Most of the talk about markets focuses on the US…

It’s all about what Trump’s up to.

Who he’s upsetting. Who he’s making deals with. Whether he’s going to be impeached for past misdemeanours.

The whole world seems to revolve around Donald Trump.

Only it doesn’t. You know that, and I know it.

It’s not all about Trump

There’s LOADS more going on out there that – when you add it all up – has the potential to trump Trump when it comes to moving the market.

I’m not saying the US stuff isn’t important. Of course, it’s very important.

The US is the world’s largest economy – and by some distance.

According to the latest IMF data, the US economy is worth (in terms of GDP) $20.4 trillion.

That’s 45% larger than 2nd place China, weighing in at $14 trillion.

And it’s four times larger than Japan’s, which at $5.1 trillion is the third largest economy in the world.

In fact, the US represents a huge chunk of the entire world economy.

This from the World Economic Forum:

“The sheer scale of the United States’ economy puts others into perspective. It is larger than the combined economies of numbers four to 10 [of world’ largest economies]. Overall, the global economy is worth an estimated $79.98 trillion, meaning the US accounts for more than one-quarter of the world total.”

Just for the record, our own little economy here in the UK is worth a miserable $2.94 trillion.

And that’s BEFORE Brexit.

Where we end up in the list of the world’s economies after we’ve ‘left the club’ is anybody’s guess.

But for now, let’s just think about the US some more.

The media’s four obsessions with America

Because my point is that although everybody seems to be hung up on how America’s doing… what Trump is up to… what US trade policy is with Mexico… Canada… China…

Despite all that… there is plenty more we as investors and traders need to think about when we’re trying to figure out what really matters for our money.

And we’ll consider those things right after we’re done talking with America.

Here’s what we know (or have been told) about America right now. It’s been blurted out in just about every newspaper and on every financial website you look at…

1. The US stock market only goes up: It doesn’t, of course. But that’s how it feels when you read the news. The S&P 500 is in the “longest bull market ever”. And it, the Dow and the tech-focused Nasdaq have hit all-times this week.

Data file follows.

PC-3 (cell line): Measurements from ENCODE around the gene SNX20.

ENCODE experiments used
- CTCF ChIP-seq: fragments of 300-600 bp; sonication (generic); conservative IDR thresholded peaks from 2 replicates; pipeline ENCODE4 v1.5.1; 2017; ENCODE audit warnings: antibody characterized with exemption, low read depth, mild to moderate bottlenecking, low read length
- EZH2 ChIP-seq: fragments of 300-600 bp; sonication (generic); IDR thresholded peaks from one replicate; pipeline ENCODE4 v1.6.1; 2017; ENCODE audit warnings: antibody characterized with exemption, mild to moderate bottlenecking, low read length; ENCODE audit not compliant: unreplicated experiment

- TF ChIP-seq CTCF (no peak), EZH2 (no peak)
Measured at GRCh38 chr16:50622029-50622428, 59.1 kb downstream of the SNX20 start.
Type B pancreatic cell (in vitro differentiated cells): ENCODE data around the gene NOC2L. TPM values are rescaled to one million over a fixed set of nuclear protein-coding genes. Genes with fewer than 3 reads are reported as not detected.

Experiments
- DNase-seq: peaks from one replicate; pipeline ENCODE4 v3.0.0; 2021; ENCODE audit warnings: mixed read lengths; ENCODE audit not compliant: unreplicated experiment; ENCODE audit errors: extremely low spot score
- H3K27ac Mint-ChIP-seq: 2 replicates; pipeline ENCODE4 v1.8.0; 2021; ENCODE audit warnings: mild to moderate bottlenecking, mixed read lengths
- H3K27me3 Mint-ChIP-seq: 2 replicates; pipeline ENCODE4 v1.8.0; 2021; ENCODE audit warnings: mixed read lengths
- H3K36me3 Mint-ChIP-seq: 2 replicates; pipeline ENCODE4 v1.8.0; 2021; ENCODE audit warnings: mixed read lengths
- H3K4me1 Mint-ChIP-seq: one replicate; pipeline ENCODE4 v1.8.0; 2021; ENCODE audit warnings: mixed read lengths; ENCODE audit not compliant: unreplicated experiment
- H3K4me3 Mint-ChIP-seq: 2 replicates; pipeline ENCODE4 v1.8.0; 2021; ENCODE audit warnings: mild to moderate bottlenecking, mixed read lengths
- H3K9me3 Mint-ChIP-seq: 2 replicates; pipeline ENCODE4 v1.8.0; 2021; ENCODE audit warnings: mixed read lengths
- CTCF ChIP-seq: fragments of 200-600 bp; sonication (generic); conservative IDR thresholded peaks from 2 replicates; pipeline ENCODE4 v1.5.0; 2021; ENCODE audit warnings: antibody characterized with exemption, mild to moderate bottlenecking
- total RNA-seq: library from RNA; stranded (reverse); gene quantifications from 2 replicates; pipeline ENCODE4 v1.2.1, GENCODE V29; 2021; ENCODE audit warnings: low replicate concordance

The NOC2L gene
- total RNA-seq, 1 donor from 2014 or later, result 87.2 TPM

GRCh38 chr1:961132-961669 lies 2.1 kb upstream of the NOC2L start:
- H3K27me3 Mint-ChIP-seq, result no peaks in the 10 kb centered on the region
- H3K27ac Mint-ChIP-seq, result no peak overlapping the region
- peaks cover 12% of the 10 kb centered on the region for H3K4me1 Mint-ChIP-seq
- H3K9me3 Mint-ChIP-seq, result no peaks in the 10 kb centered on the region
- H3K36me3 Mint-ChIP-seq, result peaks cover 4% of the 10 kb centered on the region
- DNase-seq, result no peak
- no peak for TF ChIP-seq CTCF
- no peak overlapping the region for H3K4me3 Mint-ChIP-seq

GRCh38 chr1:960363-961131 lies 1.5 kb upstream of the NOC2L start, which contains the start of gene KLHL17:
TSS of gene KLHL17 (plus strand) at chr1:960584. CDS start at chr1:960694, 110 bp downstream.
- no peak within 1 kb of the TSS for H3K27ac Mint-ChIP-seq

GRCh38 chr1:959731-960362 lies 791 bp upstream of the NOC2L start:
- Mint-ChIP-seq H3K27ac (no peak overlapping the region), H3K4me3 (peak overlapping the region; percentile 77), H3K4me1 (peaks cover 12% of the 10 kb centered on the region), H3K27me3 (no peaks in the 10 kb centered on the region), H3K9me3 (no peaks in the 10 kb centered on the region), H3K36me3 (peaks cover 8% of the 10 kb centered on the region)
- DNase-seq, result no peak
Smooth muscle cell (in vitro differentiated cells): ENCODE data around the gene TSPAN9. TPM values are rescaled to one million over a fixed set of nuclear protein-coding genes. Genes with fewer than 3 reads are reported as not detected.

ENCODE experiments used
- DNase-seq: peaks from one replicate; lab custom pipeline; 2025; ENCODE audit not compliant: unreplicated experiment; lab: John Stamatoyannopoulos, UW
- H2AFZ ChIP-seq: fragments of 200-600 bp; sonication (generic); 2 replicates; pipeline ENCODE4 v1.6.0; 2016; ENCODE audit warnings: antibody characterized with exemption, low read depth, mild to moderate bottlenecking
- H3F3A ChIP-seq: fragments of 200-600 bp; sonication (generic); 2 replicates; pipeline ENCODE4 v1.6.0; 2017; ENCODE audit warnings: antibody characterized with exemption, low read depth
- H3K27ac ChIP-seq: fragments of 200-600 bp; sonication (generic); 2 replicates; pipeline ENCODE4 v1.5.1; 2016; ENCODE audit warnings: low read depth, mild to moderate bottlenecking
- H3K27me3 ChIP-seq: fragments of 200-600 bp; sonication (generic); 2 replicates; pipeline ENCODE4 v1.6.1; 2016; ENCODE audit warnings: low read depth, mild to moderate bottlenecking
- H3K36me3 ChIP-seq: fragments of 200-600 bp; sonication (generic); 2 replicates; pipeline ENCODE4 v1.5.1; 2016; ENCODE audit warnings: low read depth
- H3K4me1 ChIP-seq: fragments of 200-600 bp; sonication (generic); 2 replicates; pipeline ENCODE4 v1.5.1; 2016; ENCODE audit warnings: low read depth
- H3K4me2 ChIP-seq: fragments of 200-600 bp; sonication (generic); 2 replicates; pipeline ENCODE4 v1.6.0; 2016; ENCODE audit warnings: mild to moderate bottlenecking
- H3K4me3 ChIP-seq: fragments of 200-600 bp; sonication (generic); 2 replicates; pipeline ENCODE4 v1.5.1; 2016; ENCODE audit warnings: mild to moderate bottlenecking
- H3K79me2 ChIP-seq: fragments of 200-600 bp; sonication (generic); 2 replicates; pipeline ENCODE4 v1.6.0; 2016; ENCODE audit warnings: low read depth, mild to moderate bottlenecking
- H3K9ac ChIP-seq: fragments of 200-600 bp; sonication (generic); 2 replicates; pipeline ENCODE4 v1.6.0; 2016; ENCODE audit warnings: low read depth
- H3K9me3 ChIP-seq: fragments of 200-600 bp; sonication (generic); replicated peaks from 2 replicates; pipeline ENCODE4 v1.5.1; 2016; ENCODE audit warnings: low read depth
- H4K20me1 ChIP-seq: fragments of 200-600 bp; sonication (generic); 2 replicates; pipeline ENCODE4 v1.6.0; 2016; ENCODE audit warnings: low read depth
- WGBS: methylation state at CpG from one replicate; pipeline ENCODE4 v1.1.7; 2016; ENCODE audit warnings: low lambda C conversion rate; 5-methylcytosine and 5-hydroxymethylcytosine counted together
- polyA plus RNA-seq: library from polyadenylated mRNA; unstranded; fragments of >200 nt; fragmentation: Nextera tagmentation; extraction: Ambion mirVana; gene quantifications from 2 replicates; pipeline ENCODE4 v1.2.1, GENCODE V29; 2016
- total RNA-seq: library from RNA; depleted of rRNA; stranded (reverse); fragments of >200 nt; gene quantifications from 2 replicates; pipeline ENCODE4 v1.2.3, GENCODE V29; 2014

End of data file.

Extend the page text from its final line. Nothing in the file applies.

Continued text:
2. The American economy is growing FAST: Latest data says Trump’s economy grew by 4.2% in the second quarter. And that figure’s been revised up from the 4.1% July estimate. The economy is on track to hit Trump’s 3% growth goal for the full year.

3. US consumers most upbeat in 18 years: A survey which measures Americans’ sentiment on the economy and its outlook over the next six months, showed the highest reading since October 2000.
Those last two got the President excited enough to fire off a tweet yesterday:

4. America’s striking record trade deals that will lead to a “stronger economy”: Trump this week signed what he called “one of the largest trade deals ever made” with Mexico. He’s given Canada a deadline of tomorrow to come in on the deal which he wants to replace the 25-year old NAFTA.

These four points are what the media is focussing on right now.

And sure, it all sounds like everything’s going brilliantly.

But it’s too early to tell. There’s plenty that could derail this apparent success.

Let’s work our way back up that list…

On the trade thing, Trump needs Canada to sign a deal quickly so an agreement can be sent to US Congress.

Miss the deadline, and it jeopardises the US-Mexican deal.

And Canada’s Trudeau won’t be pressured into signing unless it’s a “good deal for Canada”.

US stock markets have been riding high this week since news broke of the US-Mexican deal.

If things start unravelling on the deal front, expect some of those market gains to unravel too.

What if consumers zip up their wallets?

Similarly, how about this talk of consumer confidence at 18-year highs?

What does it take to knock that down a peg or two?

In last Thursday’s Monkey Darts, we talked about investors’ complacency. Like they don’t see stocks going any way but up!

And there are signs of that complacency rubbing off on consumers too.

As Jim Baird, chief investment officer at a Michigan firm of financial advisers, said it “suggests a degree of skepticism about trade, inflation, or anything else knocking the economy off track.”

Good while it lasts! Consumers will keep spending!

But at the first sign of trouble – like an escalation in Trump’s trade war with China, which could hit the economy – watch them zip up their wallets!

And ultimately, that’s not good news for stocks.

How about America’s blistering growth rate? Trump is trumpeting that he’s on track to hit his annual growth target of 3%.

But there are potential headwinds that could cause problems.

Analyst, Oren Klachkin at Oxford Economics in New York explains:

“We expect the pace of the expansion will cool in the second half of 2018, as the boost from fiscal stimulus starts to fade … and trade protectionism weighs on activity.”

Investors and analysts will be keeping a close eye on those growth numbers for the next two quarters.

Woe betide the stock market if – instead of upward GDP revisions – we start seeing downside misses…

Record streaks have to end sometime

And about this record-breaking bull market.

Just because the S&P and other US indices keep hitting new highs, it doesn’t mean they’ll keep doing it.

That relies on the willingness of investors to keep throwing money at it with abandon.

And according to the Financial Post, there are signs that investors are starting to at least think about playing it safe with their money: